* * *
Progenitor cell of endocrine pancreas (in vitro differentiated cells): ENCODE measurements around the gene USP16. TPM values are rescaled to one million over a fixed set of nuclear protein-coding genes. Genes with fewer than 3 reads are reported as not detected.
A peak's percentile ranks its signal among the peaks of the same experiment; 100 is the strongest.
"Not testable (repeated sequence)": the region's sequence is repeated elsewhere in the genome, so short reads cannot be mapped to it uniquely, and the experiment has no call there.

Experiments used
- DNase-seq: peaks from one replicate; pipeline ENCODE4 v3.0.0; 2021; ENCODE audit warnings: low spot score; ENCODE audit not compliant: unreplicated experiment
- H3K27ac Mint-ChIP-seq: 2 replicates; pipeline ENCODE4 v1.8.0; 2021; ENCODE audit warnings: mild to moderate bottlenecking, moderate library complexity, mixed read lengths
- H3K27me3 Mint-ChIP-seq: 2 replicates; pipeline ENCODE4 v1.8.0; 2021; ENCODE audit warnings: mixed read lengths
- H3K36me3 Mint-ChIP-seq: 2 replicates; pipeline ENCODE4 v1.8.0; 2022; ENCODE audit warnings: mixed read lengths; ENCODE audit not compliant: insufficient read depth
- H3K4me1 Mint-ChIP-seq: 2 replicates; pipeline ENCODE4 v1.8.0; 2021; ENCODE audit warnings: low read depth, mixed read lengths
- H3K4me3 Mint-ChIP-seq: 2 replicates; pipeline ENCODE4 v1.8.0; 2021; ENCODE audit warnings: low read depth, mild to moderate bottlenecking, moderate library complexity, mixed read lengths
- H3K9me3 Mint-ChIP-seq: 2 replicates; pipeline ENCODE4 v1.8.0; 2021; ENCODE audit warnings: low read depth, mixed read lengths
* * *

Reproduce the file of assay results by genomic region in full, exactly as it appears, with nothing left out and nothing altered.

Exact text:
Progenitor cell of endocrine pancreas (in vitro differentiated cells): ENCODE measurements around the gene USP16. TPM values are rescaled to one million over a fixed set of nuclear protein-coding genes. Genes with fewer than 3 reads are reported as not detected.
A peak's percentile ranks its signal among the peaks of the same experiment; 100 is the strongest.
"Not testable (repeated sequence)": the region's sequence is repeated elsewhere in the genome, so short reads cannot be mapped to it uniquely, and the experiment has no call there.

Experiments used
- DNase-seq: peaks from one replicate; pipeline ENCODE4 v3.0.0; 2021; ENCODE audit warnings: low spot score; ENCODE audit not compliant: unreplicated experiment
- H3K27ac Mint-ChIP-seq: 2 replicates; pipeline ENCODE4 v1.8.0; 2021; ENCODE audit warnings: mild to moderate bottlenecking, moderate library complexity, mixed read lengths
- H3K27me3 Mint-ChIP-seq: 2 replicates; pipeline ENCODE4 v1.8.0; 2021; ENCODE audit warnings: mixed read lengths
- H3K36me3 Mint-ChIP-seq: 2 replicates; pipeline ENCODE4 v1.8.0; 2022; ENCODE audit warnings: mixed read lengths; ENCODE audit not compliant: insufficient read depth
- H3K4me1 Mint-ChIP-seq: 2 replicates; pipeline ENCODE4 v1.8.0; 2021; ENCODE audit warnings: low read depth, mixed read lengths
- H3K4me3 Mint-ChIP-seq: 2 replicates; pipeline ENCODE4 v1.8.0; 2021; ENCODE audit warnings: low read depth, mild to moderate bottlenecking, moderate library complexity, mixed read lengths
- H3K9me3 Mint-ChIP-seq: 2 replicates; pipeline ENCODE4 v1.8.0; 2021; ENCODE audit warnings: low read depth, mixed read lengths